Illegal drug trade in Latin America

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Bricks of cocaine, a form in which it is commonly transported.
A fully operational submarine built for the primary purpose of transporting multi-ton quantities of cocaine located near a tributary close to the Ecuador/Colombia border that was seized by the Ecuador Anti-Narcotics Police Forces and Ecuador Military authorities with the assistance of the DEA.

The illegal drug trade in Latin America concerns primarily the production and sale of cocaine and cannabis, including the export of these banned substances to the United States and Europe. Coca cultivation is concentrated in the Andes of South America, particularly in Colombia, Peru and Bolivia; this is the world's only source region for coca.[1]

Drug consumption in Latin America remains relatively low, but cocaine in particular has increased in recent years in countries along the major smuggling routes.[1] As of 2008, the primary pathway for drugs into the United States was through Central America and then Mexico; 90% of all US cocaine entered via Mexico or its territorial waters.[1] This is a shift from the 1980s and early 90s, when the main smuggling route was via the Caribbean into Florida.[1] The United States is the primary destination, but around 25 to 30% of global cocaine production travels from Latin America to Europe, typically via West Africa.[1]

The major drug trafficking organizations (drug cartels) are Mexican and Colombian, and said to generate a total of $18 to $39bn in wholesale drug proceeds per year.[1] Mexican cartels are currently considered the "greatest organized crime threat" to the United States.[1] Since February 2010, the major Mexican cartels have again aligned in two factions, one integrated by the Juárez Cartel, Tijuana Cartel, Los Zetas and the Beltrán-Leyva Cartel; the other faction integrated by the Gulf Cartel, Sinaloa Cartel and La Familia Cartel.[2]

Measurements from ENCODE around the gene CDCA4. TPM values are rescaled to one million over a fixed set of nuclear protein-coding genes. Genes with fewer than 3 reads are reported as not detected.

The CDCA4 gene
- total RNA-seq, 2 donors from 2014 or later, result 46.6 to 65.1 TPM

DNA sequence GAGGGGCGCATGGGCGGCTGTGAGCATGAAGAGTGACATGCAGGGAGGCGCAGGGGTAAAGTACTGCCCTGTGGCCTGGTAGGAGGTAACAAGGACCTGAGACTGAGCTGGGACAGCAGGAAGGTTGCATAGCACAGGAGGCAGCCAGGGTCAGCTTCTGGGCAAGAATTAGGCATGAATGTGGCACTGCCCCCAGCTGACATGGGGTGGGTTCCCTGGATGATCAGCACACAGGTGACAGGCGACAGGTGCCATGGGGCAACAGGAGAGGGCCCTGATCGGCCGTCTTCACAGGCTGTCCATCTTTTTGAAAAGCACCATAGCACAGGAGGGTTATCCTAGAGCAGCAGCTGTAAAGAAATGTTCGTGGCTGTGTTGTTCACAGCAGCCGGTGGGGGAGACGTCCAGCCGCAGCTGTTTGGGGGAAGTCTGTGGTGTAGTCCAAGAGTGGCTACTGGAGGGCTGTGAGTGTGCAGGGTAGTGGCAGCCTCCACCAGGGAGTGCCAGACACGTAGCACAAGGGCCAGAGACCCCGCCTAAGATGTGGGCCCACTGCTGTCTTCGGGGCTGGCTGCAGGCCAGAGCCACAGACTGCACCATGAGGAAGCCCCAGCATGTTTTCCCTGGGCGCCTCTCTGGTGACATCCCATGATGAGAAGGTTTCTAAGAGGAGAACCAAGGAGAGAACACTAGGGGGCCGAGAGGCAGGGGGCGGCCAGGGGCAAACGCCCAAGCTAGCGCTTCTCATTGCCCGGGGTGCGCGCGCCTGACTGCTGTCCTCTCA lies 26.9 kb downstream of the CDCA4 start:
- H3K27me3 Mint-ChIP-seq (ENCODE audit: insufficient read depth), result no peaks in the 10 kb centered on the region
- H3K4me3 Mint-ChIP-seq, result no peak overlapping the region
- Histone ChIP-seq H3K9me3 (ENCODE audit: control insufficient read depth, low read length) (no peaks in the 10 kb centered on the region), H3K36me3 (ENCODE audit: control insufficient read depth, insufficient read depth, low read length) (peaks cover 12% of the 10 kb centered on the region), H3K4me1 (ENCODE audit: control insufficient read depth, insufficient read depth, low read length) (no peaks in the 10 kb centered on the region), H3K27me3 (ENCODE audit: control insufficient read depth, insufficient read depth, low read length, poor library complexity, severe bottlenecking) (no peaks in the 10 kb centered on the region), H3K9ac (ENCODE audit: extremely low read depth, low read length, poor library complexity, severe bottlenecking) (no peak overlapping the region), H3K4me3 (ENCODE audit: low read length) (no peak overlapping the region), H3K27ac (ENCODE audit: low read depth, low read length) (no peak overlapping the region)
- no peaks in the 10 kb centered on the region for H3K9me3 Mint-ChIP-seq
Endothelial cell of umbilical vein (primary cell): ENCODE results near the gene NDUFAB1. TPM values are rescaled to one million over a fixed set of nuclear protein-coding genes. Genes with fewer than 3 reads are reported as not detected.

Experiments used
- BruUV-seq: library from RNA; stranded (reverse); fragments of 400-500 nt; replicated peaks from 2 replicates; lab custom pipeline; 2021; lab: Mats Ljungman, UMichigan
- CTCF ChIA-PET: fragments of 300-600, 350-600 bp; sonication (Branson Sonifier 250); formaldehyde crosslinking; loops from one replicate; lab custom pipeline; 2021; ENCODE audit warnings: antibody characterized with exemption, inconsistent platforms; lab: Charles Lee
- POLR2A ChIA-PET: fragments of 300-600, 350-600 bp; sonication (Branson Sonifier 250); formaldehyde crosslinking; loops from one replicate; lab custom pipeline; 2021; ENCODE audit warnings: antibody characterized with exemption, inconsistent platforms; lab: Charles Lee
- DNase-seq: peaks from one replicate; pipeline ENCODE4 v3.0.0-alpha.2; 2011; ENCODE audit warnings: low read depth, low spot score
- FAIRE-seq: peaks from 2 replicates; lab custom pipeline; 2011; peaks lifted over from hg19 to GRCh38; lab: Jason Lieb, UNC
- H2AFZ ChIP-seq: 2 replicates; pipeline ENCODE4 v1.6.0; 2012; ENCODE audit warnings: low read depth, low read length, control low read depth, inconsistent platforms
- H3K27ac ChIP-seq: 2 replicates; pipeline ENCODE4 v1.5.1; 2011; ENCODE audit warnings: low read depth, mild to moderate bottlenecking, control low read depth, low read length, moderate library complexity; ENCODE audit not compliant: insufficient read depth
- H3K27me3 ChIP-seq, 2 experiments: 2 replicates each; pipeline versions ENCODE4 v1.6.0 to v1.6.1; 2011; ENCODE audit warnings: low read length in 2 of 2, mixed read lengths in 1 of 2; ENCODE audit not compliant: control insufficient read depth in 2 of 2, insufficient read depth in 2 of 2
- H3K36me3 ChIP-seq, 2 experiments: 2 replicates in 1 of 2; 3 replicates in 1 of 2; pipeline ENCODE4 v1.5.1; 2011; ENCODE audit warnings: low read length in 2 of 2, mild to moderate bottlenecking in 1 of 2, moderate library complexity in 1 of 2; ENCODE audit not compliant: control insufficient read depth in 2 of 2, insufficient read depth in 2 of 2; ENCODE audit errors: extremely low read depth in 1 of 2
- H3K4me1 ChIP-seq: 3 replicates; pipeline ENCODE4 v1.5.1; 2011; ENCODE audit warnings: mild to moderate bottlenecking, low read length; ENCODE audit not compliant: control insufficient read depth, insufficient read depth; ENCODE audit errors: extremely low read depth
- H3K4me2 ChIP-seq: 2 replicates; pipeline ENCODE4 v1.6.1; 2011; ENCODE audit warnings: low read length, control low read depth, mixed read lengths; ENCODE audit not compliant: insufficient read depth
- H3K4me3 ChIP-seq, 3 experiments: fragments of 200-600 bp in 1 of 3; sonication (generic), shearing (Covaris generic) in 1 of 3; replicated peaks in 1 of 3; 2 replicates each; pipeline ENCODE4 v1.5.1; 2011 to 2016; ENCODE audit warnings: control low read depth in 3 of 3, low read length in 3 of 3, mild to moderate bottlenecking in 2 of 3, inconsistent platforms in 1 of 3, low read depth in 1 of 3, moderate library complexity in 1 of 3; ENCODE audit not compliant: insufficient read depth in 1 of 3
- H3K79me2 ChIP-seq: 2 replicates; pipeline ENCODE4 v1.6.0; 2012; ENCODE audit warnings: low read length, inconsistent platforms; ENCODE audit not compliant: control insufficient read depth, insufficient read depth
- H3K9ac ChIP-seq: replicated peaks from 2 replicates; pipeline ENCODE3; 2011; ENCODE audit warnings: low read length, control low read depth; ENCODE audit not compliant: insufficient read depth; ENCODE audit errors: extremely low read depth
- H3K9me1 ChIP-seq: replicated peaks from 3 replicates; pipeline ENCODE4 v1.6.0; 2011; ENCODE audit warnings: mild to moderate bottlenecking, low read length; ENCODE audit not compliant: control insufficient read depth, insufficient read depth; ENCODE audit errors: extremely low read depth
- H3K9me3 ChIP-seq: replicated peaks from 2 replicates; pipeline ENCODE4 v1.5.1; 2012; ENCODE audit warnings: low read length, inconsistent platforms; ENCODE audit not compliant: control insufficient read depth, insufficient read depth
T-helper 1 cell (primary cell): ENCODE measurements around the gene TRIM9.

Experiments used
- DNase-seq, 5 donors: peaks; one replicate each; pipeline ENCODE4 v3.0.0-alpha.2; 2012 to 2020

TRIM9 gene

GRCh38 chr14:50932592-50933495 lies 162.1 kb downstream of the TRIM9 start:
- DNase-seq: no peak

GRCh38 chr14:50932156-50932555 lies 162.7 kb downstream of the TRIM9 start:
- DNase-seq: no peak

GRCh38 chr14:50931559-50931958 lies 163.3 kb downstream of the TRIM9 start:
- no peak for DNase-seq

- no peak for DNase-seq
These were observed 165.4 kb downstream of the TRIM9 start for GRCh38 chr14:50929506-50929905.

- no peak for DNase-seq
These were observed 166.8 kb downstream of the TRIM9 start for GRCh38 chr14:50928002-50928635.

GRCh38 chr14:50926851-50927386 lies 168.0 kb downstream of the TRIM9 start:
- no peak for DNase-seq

Prior to the Mexican cartels' rise, the Colombian Cali cartel and Medellín cartel dominated in the late 1980s and early 90s.[1] Following their demise, the Norte del Valle cartel has filled the Colombian vacuum, along with rightwing paramilitaries (e.g. United Self-Defense Forces of Colombia, AUC) and leftwing insurgent groups (FARC, ELN).[1]

As a result of the concentration of drug trafficking, Latin America and the Caribbean has the world's highest crime rates, with murder reaching 32.6 per 100,000 of population in 2008.[1] Violence has surged in Mexico since 2006 when Mexican President Felipe Calderón intensified the Mexican Drug War.[1]

United States and Latin American drug control[edit]

A plane sprays herbicides over a coca field in Colombia.

For more than ten years, the US has been funding Plan Colombia, which aims to combat illegal drugs production in the country, especially the growing of coca, the plant from which cocaine is produced. President Obama’s top drug policy adviser, R. Gil Kerlikowske, announced a drug plan in May emphasizing prevention and treatment in the United States.[3]